Are you a free range learner? If you are reading this post, then chances are pretty high that you are.
You probably like to read. You are probably constantly consuming content from a variety of devices – your computer, your phone, your iPad, good old-fashioned print books. And from a variety of sources – blogs, videos, podcasts, magazines and journal, social networks.
But, as Maria Andersen points out in this video, having lots of content available to consume is not the same as actually learning. I stumbled across her TEDx talk as I was doing a little free range learning of my own and I thought it was worth highlighting here.
I’ve included some notes I took below (You know how much I believe in taking notes!) These are intended both to help the time-starved and also to add a bit to the thoughts in the video by linking to related resources here on Mission to Learn. Naturally, I also encourage you to take notes of your own.
Video at: http://youtu.be/mWdSz2nHQNY
@3:09 – The Internet is great for finding information, but information alone is not enough for really learning. If you want to master something relatively complex on your own – e.g., “How to be a good cook” – how do you do that? @3:50 We’re all familiar with scenarios like saying to ourselves “I am going to learn learn X language and then never really going anywhere with it. You might buy software, sign up for a Web site, but then never really use it, etc.
@4:25 – Most humans have an optimism bias: we tend to overestimate what we can actually accomplish. I suspect (and Maria seems to imply) that the easy availability of information on the Internet may actually inflate optimism bias.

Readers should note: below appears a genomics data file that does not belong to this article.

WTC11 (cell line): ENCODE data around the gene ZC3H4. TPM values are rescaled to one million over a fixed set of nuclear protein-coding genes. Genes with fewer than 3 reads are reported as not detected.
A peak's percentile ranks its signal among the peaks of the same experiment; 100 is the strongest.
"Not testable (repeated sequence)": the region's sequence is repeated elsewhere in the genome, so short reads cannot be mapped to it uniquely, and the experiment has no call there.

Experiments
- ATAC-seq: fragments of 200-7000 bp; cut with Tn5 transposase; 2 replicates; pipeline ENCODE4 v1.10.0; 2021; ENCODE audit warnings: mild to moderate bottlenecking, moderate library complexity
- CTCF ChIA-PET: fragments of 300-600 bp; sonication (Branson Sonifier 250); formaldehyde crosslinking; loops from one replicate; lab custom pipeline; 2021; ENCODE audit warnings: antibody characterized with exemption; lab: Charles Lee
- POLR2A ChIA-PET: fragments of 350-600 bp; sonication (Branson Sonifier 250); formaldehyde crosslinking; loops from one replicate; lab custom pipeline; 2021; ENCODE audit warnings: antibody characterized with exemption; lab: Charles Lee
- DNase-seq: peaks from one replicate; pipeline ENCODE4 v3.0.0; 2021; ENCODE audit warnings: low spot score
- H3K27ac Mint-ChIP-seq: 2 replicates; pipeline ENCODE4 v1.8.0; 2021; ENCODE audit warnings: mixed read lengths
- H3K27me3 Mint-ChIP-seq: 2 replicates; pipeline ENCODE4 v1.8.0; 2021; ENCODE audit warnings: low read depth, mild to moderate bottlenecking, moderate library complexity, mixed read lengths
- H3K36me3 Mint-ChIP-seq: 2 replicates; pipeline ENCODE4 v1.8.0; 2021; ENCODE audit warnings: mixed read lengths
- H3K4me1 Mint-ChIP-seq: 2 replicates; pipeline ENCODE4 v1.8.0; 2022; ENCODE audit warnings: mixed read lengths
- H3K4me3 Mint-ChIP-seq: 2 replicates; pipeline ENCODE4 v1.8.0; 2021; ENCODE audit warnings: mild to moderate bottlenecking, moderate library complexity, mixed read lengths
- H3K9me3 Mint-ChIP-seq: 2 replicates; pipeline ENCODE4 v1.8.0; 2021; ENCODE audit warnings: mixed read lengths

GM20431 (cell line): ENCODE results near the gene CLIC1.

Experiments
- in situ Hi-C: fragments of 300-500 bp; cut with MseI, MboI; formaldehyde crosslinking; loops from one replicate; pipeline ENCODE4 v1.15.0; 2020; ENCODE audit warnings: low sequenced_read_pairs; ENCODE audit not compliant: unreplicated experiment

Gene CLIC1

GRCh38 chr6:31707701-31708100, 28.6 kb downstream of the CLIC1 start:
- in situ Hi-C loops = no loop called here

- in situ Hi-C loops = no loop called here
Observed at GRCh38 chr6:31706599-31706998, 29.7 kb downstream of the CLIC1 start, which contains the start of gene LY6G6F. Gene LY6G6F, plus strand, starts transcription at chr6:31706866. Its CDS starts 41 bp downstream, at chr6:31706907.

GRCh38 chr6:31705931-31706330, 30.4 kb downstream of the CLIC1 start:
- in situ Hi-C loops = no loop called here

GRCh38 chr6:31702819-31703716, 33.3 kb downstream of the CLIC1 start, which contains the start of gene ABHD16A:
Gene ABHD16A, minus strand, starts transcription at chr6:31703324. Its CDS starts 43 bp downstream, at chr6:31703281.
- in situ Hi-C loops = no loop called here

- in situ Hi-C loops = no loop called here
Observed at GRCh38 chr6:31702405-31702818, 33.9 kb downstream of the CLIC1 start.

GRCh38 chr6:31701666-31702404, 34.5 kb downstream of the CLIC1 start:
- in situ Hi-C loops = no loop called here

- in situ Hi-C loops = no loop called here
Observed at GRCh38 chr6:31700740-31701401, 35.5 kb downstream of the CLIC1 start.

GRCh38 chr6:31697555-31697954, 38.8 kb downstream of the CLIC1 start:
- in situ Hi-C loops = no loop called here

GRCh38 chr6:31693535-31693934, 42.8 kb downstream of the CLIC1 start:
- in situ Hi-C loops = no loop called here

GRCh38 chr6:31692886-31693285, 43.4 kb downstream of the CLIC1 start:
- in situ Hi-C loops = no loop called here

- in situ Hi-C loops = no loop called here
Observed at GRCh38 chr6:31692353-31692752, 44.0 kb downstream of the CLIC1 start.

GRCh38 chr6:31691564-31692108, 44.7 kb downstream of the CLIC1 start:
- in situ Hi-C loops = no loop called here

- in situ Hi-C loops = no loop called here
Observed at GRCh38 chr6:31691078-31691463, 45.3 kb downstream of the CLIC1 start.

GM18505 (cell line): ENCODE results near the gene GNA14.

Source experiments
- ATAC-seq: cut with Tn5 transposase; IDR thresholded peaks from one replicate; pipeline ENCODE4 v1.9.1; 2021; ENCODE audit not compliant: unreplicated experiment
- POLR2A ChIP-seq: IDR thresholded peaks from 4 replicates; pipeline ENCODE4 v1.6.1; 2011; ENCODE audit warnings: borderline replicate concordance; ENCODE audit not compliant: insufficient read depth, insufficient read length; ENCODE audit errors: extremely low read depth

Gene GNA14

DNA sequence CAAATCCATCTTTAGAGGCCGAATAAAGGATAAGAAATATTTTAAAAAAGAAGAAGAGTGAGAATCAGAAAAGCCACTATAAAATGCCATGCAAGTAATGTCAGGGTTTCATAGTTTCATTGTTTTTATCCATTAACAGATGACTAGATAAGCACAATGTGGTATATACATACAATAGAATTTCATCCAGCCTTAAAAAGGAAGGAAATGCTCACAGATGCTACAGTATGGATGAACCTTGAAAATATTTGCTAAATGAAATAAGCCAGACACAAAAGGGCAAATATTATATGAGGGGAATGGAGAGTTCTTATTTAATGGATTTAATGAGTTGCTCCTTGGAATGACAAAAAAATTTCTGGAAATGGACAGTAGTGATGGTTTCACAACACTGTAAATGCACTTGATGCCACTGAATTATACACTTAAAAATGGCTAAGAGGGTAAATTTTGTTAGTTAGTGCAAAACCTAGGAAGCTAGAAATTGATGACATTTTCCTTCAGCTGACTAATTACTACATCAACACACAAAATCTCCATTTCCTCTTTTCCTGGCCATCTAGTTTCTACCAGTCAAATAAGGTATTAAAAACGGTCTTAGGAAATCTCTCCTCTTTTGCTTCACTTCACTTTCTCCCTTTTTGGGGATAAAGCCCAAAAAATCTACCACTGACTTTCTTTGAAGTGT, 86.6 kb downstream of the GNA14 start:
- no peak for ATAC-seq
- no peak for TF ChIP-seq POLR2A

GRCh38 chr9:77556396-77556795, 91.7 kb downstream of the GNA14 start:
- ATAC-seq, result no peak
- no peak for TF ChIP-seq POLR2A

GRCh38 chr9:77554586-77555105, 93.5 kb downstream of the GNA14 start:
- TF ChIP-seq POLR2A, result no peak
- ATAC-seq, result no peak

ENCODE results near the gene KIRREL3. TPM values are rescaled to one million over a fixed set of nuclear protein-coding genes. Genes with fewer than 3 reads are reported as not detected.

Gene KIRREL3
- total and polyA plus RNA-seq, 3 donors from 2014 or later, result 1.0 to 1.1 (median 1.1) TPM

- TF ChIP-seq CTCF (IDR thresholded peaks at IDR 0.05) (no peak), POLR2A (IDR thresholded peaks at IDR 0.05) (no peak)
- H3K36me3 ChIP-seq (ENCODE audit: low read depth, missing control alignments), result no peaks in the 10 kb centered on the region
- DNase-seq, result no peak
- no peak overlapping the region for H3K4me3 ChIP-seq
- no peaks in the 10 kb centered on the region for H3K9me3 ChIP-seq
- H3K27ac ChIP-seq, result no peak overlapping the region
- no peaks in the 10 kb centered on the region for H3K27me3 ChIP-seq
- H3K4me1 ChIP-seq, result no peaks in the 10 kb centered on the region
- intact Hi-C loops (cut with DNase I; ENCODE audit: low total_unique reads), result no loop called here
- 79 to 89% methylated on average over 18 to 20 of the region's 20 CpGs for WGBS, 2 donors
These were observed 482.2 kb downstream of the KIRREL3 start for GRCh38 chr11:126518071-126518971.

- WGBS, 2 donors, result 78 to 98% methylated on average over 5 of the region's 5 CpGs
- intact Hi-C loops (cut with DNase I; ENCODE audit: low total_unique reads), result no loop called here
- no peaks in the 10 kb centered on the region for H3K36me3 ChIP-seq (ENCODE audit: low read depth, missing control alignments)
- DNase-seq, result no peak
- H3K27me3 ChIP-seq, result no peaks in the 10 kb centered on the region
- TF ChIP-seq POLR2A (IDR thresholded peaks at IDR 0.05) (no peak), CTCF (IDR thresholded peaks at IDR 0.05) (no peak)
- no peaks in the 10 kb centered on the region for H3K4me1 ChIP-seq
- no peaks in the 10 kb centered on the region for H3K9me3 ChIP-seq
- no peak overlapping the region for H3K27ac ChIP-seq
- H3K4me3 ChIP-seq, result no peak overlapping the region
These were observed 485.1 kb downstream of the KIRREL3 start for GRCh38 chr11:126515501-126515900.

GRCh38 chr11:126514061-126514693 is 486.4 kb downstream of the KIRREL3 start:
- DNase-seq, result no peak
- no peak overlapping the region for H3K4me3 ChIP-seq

@4:55 – The talk moves towards what it really takes to synthesize information, apply it, and “innovate on that information.” Just “consuming information is not the same thing as wisdom, understanding, and knowledge.” The elements of the “recipe” follow:
@5:40 While not sufficient, well-vetted, timely information is essential for learning. Free information equals “ingredients” in abundance on the Internet, but having information – even high quality information – is a bit like having flour and sugar with no instructions on how to use them to bake a cake. You also have to have directions.
@6:30 Part of the direction we need when dealing with information is how to filter our and absorb the truly useful stuff so that we don’t get overwhelmed and experience decision fatigue – basically the problem of having so much information that we are paralyzed, unable to act.
Note: To continue with the “recipe” metaphor, I think this would have been a good place to discuss “sifting, paring,” and other ways of “prepping” information so that we can be sure it is useful to us before making the effort to move it into long-term memory. Finding could curators, checking sources, using algorithm based applications like Zite are all potential approaches here. While Maria indicates early that we need to focus in on high quality information, I think the talk would benefit from a bit more guidance on how to do that before discussing how to move information into long-term memory.
Re-engagment (@07:10). Discussion of Ebbinghaus‘ research and the need for repeatedly re-engaging with information over time to help prevent forgetting. Some level of memorization is necessary for truly learning. “Just Google it” is not an answer because you have to know enough to know what to Google in the first place – not to mention to know how to assess and use what you find.